Lanthanide-Containing Light-Emitting Organic–Inorganic Hybrids: A Bet on the Future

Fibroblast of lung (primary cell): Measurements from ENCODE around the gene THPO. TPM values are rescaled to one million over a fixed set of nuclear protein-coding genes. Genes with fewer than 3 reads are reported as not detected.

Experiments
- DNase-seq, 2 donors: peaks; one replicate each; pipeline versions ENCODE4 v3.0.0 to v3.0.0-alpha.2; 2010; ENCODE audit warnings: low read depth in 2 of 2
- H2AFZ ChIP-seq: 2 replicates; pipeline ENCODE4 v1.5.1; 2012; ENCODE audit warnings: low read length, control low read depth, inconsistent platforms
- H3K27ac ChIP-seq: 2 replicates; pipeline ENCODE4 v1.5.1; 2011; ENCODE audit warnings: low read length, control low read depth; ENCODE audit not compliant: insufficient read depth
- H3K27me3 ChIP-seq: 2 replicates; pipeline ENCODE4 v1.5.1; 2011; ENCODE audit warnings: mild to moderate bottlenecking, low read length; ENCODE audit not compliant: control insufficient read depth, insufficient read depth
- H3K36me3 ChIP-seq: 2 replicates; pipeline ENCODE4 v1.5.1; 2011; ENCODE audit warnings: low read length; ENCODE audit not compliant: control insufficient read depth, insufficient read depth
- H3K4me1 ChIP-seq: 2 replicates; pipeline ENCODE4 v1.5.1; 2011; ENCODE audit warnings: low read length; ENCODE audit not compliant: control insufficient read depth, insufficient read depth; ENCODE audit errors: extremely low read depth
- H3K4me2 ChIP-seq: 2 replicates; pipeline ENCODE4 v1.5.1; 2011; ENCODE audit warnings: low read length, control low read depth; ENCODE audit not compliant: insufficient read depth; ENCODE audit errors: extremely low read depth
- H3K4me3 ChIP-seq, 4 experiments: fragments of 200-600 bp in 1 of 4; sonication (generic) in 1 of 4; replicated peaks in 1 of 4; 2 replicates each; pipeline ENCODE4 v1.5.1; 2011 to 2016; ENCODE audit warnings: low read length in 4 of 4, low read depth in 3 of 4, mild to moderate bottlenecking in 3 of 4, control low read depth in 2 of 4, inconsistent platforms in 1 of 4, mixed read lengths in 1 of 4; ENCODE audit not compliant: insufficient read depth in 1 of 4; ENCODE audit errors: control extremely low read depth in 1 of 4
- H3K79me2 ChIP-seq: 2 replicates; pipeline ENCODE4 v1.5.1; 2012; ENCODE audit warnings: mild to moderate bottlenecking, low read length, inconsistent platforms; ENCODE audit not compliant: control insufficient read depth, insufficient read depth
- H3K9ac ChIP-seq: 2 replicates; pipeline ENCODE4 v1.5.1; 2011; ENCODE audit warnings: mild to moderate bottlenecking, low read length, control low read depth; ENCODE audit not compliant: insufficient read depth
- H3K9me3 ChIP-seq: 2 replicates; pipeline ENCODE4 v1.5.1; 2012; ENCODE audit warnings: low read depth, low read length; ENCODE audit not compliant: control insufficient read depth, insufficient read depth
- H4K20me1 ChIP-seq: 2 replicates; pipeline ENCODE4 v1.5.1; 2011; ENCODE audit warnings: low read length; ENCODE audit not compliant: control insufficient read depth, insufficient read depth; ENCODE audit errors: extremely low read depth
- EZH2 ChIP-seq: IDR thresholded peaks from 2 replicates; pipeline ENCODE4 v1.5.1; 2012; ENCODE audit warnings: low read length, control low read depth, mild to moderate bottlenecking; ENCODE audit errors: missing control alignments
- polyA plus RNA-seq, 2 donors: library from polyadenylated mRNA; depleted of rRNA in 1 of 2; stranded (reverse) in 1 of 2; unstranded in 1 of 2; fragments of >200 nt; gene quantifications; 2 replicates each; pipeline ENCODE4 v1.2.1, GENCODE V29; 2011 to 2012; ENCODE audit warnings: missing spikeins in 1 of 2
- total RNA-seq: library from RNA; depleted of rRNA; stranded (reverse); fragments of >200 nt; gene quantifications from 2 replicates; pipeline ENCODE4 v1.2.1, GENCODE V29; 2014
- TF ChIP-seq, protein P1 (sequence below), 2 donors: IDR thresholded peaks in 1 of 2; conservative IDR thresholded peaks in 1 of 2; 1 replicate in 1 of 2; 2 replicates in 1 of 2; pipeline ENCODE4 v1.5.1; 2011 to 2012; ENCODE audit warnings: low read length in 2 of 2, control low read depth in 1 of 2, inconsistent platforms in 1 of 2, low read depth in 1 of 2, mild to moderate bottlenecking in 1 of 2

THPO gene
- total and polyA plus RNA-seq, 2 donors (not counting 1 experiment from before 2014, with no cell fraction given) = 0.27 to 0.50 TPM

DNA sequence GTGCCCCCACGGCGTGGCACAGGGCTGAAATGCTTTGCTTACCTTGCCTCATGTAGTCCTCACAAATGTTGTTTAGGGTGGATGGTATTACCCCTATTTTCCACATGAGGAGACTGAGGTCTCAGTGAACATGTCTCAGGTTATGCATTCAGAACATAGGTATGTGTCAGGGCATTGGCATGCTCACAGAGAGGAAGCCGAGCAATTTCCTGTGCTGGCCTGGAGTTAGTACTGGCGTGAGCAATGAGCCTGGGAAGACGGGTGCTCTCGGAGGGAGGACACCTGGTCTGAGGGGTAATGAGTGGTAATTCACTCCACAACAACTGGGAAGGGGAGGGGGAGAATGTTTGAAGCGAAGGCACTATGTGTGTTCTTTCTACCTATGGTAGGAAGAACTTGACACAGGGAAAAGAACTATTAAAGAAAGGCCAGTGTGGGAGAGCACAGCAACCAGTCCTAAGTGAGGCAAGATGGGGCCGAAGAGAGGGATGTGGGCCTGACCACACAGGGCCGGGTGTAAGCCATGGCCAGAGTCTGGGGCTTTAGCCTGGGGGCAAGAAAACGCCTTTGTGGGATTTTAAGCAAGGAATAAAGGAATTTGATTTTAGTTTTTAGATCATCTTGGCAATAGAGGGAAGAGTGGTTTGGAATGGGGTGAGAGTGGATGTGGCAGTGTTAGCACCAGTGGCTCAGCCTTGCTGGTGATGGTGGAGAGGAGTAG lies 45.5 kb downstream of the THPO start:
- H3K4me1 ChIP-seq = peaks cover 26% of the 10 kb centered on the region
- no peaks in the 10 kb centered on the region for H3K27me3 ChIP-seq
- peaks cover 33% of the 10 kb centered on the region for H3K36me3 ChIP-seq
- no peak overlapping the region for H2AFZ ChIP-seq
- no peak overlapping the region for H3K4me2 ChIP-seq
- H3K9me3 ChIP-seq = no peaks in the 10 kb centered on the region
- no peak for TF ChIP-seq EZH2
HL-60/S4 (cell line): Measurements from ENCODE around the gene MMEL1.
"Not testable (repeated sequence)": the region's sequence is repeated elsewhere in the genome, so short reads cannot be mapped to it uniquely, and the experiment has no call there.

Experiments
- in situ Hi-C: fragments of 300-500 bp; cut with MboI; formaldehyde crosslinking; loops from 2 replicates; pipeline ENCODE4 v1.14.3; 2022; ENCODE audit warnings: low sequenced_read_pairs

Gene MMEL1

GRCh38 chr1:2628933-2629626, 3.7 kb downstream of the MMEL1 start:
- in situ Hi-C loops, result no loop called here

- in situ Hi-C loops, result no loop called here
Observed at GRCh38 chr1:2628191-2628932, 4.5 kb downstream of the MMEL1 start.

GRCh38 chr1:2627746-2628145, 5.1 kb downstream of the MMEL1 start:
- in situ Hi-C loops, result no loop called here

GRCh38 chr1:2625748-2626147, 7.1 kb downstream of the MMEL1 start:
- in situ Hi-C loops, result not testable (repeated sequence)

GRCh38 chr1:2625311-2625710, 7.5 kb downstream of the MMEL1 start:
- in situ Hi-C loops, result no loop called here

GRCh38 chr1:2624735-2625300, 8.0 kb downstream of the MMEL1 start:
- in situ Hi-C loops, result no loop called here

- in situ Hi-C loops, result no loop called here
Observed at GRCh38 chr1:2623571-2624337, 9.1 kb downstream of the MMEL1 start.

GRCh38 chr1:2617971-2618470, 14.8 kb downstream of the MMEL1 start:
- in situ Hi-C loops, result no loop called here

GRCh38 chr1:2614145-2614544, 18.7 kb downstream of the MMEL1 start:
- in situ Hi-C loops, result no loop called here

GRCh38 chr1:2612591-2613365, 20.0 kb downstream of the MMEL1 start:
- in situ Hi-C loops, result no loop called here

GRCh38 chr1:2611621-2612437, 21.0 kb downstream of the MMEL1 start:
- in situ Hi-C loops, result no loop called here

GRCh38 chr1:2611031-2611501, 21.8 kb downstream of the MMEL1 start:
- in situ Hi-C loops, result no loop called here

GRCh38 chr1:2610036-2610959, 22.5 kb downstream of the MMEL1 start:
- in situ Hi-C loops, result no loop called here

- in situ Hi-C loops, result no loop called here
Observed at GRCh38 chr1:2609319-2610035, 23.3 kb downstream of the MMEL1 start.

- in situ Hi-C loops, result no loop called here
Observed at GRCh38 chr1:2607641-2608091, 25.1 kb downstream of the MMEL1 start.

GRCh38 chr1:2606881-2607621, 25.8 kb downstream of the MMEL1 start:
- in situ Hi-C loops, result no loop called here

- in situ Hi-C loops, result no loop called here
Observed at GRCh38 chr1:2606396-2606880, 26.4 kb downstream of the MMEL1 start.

Interest in lanthanide-containing organic–inorganic hybrids has grown considerably during the last decade, with the concomitant fabrication of materials with tunable attributes offering modulated properties. The potential of these materials relies on exploiting the synergy between the intrinsic characteristics of sol–gel derived hosts (highly controlled purity, versatile shaping and patterning, excellent optical quality, easy control of the refractive index, photosensitivity, encapsulation of large amounts of isolated emitting centers protected by the host) and the luminescence features of trivalent lanthanide ions (high luminescence quantum yield, narrow bandwidth, long-lived emission, large Stokes shifts, ligand-dependent luminescence sensitization). Promising applications may be envisaged, such as light-emitting devices, active waveguides in the visible and near-IR spectral regions, active coatings, and bio-medical actuators and sensors, opening up exciting directions in materials science and related technologies with significant implications in the integration, miniaturization, and multifunctionalization of devices. This review provides an overview of the latest advances in Ln3+-containing siloxane-based hybrids, with emphasis on the different possible synthetic strategies, photoluminescence features, empirical determination